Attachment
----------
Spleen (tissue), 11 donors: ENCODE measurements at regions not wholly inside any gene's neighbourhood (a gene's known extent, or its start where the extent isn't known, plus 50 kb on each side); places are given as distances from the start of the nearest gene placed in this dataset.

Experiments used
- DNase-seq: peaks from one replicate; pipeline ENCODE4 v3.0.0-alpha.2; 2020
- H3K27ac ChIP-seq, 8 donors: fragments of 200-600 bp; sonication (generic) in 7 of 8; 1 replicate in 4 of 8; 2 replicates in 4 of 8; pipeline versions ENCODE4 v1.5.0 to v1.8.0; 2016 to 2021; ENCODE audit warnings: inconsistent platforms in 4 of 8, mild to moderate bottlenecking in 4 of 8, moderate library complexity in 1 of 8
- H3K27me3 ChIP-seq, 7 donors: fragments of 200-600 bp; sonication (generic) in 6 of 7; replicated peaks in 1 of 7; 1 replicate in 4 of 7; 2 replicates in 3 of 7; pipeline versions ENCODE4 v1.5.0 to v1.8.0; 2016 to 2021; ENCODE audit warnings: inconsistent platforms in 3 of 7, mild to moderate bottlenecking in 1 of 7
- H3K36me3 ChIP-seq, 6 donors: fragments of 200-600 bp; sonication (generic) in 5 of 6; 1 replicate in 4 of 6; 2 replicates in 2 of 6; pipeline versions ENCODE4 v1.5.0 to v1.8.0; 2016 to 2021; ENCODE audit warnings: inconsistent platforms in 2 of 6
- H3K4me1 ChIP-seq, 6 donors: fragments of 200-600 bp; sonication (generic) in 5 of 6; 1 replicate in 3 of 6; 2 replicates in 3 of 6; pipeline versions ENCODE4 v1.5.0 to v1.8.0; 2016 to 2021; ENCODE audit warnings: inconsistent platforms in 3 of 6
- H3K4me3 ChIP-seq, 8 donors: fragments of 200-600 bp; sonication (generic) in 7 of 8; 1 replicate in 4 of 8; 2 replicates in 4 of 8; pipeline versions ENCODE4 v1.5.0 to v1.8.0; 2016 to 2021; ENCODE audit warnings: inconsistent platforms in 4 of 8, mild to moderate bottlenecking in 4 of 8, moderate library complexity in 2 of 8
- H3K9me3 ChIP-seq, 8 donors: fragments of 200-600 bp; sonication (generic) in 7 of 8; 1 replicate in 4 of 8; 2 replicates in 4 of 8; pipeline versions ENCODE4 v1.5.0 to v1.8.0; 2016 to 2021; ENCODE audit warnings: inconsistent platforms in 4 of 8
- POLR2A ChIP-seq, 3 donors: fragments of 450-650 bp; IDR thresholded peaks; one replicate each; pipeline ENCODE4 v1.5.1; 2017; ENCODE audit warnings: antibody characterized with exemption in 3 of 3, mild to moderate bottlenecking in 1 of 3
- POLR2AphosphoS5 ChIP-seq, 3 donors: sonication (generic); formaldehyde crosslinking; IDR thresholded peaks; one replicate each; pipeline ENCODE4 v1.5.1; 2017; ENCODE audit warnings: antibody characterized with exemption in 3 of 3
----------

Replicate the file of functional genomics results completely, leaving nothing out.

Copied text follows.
Spleen (tissue), 11 donors: ENCODE measurements at regions not wholly inside any gene's neighbourhood (a gene's known extent, or its start where the extent isn't known, plus 50 kb on each side); places are given as distances from the start of the nearest gene placed in this dataset.

Experiments used
- DNase-seq: peaks from one replicate; pipeline ENCODE4 v3.0.0-alpha.2; 2020
- H3K27ac ChIP-seq, 8 donors: fragments of 200-600 bp; sonication (generic) in 7 of 8; 1 replicate in 4 of 8; 2 replicates in 4 of 8; pipeline versions ENCODE4 v1.5.0 to v1.8.0; 2016 to 2021; ENCODE audit warnings: inconsistent platforms in 4 of 8, mild to moderate bottlenecking in 4 of 8, moderate library complexity in 1 of 8
- H3K27me3 ChIP-seq, 7 donors: fragments of 200-600 bp; sonication (generic) in 6 of 7; replicated peaks in 1 of 7; 1 replicate in 4 of 7; 2 replicates in 3 of 7; pipeline versions ENCODE4 v1.5.0 to v1.8.0; 2016 to 2021; ENCODE audit warnings: inconsistent platforms in 3 of 7, mild to moderate bottlenecking in 1 of 7
- H3K36me3 ChIP-seq, 6 donors: fragments of 200-600 bp; sonication (generic) in 5 of 6; 1 replicate in 4 of 6; 2 replicates in 2 of 6; pipeline versions ENCODE4 v1.5.0 to v1.8.0; 2016 to 2021; ENCODE audit warnings: inconsistent platforms in 2 of 6
- H3K4me1 ChIP-seq, 6 donors: fragments of 200-600 bp; sonication (generic) in 5 of 6; 1 replicate in 3 of 6; 2 replicates in 3 of 6; pipeline versions ENCODE4 v1.5.0 to v1.8.0; 2016 to 2021; ENCODE audit warnings: inconsistent platforms in 3 of 6
- H3K4me3 ChIP-seq, 8 donors: fragments of 200-600 bp; sonication (generic) in 7 of 8; 1 replicate in 4 of 8; 2 replicates in 4 of 8; pipeline versions ENCODE4 v1.5.0 to v1.8.0; 2016 to 2021; ENCODE audit warnings: inconsistent platforms in 4 of 8, mild to moderate bottlenecking in 4 of 8, moderate library complexity in 2 of 8
- H3K9me3 ChIP-seq, 8 donors: fragments of 200-600 bp; sonication (generic) in 7 of 8; 1 replicate in 4 of 8; 2 replicates in 4 of 8; pipeline versions ENCODE4 v1.5.0 to v1.8.0; 2016 to 2021; ENCODE audit warnings: inconsistent platforms in 4 of 8
- POLR2A ChIP-seq, 3 donors: fragments of 450-650 bp; IDR thresholded peaks; one replicate each; pipeline ENCODE4 v1.5.1; 2017; ENCODE audit warnings: antibody characterized with exemption in 3 of 3, mild to moderate bottlenecking in 1 of 3
- POLR2AphosphoS5 ChIP-seq, 3 donors: sonication (generic); formaldehyde crosslinking; IDR thresholded peaks; one replicate each; pipeline ENCODE4 v1.5.1; 2017; ENCODE audit warnings: antibody characterized with exemption in 3 of 3